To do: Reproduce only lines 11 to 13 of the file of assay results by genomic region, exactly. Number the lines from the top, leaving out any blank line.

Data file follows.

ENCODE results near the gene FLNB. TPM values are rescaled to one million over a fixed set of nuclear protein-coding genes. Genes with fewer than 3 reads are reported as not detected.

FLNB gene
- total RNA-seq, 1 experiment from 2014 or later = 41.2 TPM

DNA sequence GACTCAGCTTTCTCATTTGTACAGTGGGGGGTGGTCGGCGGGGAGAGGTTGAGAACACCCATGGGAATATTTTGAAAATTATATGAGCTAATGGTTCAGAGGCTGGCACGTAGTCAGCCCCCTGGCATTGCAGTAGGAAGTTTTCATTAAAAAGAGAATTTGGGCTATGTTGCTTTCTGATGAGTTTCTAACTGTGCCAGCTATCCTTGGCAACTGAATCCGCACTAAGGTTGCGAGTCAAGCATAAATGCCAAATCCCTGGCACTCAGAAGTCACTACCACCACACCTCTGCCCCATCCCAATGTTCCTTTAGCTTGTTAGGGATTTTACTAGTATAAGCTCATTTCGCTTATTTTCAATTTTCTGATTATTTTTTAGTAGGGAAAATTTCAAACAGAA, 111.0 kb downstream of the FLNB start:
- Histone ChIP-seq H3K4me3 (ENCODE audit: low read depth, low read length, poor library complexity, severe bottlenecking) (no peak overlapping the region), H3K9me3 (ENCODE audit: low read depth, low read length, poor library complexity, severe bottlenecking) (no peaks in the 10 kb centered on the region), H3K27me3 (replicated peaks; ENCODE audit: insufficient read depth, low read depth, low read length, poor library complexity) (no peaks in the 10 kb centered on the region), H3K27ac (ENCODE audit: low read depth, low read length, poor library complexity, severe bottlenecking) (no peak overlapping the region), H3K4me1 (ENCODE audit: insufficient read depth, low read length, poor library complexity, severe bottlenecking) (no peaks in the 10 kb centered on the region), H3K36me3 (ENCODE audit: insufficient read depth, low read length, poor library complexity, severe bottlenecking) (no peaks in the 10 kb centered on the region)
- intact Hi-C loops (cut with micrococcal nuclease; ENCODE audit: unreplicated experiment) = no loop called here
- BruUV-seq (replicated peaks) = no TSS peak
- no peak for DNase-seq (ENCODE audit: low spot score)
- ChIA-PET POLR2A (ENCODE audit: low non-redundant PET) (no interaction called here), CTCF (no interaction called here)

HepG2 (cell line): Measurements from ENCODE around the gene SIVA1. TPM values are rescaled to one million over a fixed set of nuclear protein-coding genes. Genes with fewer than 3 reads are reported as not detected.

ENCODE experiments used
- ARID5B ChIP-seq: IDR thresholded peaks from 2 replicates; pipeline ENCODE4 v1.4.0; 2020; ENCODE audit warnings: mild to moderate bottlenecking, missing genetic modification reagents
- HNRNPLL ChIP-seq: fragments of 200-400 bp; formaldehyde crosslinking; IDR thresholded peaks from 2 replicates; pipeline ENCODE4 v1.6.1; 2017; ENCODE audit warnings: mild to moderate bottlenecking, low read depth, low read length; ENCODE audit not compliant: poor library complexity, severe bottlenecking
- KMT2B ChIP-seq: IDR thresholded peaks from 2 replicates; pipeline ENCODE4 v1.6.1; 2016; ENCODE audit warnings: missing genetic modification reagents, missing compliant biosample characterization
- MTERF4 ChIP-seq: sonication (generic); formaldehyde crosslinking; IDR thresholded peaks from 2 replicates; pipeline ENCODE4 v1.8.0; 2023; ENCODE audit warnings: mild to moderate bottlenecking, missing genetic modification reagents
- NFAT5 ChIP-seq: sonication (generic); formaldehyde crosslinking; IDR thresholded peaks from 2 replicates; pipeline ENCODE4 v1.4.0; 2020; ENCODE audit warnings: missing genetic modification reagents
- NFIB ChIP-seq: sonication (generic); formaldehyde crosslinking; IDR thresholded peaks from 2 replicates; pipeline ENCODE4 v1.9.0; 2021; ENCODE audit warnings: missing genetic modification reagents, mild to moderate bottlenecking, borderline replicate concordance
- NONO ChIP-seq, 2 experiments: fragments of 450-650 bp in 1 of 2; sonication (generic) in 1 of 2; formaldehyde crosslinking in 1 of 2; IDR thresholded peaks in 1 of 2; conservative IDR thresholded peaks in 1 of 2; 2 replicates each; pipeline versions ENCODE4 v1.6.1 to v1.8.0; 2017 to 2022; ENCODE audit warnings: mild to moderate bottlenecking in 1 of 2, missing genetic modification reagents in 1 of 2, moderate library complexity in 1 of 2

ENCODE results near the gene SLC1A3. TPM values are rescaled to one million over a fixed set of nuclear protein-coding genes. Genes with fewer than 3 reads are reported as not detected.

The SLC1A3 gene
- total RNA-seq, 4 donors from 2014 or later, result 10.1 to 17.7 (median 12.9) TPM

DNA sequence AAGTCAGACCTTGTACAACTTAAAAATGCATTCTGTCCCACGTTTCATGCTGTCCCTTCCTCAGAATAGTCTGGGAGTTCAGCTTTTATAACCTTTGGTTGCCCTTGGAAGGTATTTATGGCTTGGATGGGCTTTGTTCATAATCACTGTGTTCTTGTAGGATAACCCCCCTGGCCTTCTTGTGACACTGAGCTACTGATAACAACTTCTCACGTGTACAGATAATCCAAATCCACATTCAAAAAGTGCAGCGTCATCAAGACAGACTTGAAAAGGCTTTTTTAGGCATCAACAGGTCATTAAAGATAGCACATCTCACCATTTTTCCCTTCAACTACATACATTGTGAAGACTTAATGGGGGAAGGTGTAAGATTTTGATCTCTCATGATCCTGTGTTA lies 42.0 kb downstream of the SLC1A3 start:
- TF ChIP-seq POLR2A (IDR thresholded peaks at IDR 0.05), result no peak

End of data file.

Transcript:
ENCODE experiments used
- ARID5B ChIP-seq: IDR thresholded peaks from 2 replicates; pipeline ENCODE4 v1.4.0; 2020; ENCODE audit warnings: mild to moderate bottlenecking, missing genetic modification reagents
- HNRNPLL ChIP-seq: fragments of 200-400 bp; formaldehyde crosslinking; IDR thresholded peaks from 2 replicates; pipeline ENCODE4 v1.6.1; 2017; ENCODE audit warnings: mild to moderate bottlenecking, low read depth, low read length; ENCODE audit not compliant: poor library complexity, severe bottlenecking